WATCH: Brexit may offer new hope for €500m Shannon LNG project

Natural gas plant 'crucial' claims MEP Sean Kelly

Norma Prendiville

Reporter:

Norma Prendiville

WATCH: Brexit may offer new hope for €500m Shannon LNG project

Sean Kelly at the recent Community Awareness Forum in Moyglass

BREXIT may well prove to be the lifeline needed to get the long-stalled Shannon LNG plant off the ground.

The €500m liquefied natural gas plant at Ballylongford will be crucial if Ireland is to avoid becoming the EU’s most vulnerable energy nation, post-Brexit, Ireland South MEP Sean Kelly has claimed.

“We are currently dependent on an interconnector from Scotland and given that increasing levels of the UK’s gas is also imported, realising the Ballylongford project is not just an option, it is becoming an imperative,” Mr Kelly said after a recent meeting with Shannon Foynes Port Company (SFPC).

“It would be capable of supplying all of the nation’s gas requirements and given the current dependency on the interconnector and that the Corrib gas pipeline has a limited window, then the LNG plant in Ballylongford must be put at the top of the agenda again as a matter of urgency.”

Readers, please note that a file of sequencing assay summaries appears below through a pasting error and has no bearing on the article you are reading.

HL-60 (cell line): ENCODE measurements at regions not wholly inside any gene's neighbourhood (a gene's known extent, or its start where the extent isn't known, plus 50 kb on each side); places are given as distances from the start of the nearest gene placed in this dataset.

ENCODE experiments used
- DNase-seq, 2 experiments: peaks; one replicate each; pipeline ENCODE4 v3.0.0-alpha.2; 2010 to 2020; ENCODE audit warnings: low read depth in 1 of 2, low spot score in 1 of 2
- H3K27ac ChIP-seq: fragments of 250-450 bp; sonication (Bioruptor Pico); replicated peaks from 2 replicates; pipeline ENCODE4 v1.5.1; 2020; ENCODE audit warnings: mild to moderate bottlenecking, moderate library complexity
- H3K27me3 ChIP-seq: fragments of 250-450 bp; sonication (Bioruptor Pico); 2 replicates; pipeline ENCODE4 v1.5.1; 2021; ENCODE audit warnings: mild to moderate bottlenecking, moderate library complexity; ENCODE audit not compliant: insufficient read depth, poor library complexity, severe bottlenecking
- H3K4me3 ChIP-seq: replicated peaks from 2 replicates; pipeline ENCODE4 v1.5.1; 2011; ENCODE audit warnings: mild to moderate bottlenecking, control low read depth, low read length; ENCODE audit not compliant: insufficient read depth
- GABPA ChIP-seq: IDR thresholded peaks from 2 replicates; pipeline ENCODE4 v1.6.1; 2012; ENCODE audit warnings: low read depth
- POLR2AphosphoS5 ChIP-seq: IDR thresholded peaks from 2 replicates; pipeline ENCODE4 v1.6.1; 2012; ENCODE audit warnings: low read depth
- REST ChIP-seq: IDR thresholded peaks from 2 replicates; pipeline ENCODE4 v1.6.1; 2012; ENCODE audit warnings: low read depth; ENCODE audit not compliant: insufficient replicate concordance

Meanwhile, the indications from Brussels suggest that LNG could be one of two Irish projects   to benefit from EU funding as the bloc steps up efforts to support the country with the most to lose when its bigger neighbor quits the European Union.

"Because all of our electricity and gas interconnections are with Britain, it would be irresponsible of us not to explore all other options,” Energy Minister Denis Naughten told Reuters in a report published earlier this month.

“We will be available and will assist,” he said, adding that the projects may seek funding from Ireland’s state strategic investment fund.

The vice-president of the European Investment Bank, Andrew McDowell has also indicated that they are “very conscious” of Ireland’s exposure following Brexit.

“The need to show tangible European support for Ireland is becoming more pressing and the EIB is part of that,” Mr McDowell told Reuters in the same report.

What this will mean for the project in Ballylongford and when, remain to be seen.

“Whatever needs to be done to make this project happen should be done, for the sake of jobs and investment in this region and for the sake of the nation’s energy security,”   Mr Kelly said.

The project, first proposed a decade ago, has full planning permission, he pointed out and it has the potential to create several hundred construction jobs and at least  50 permanent jobs in an area in need of jobs.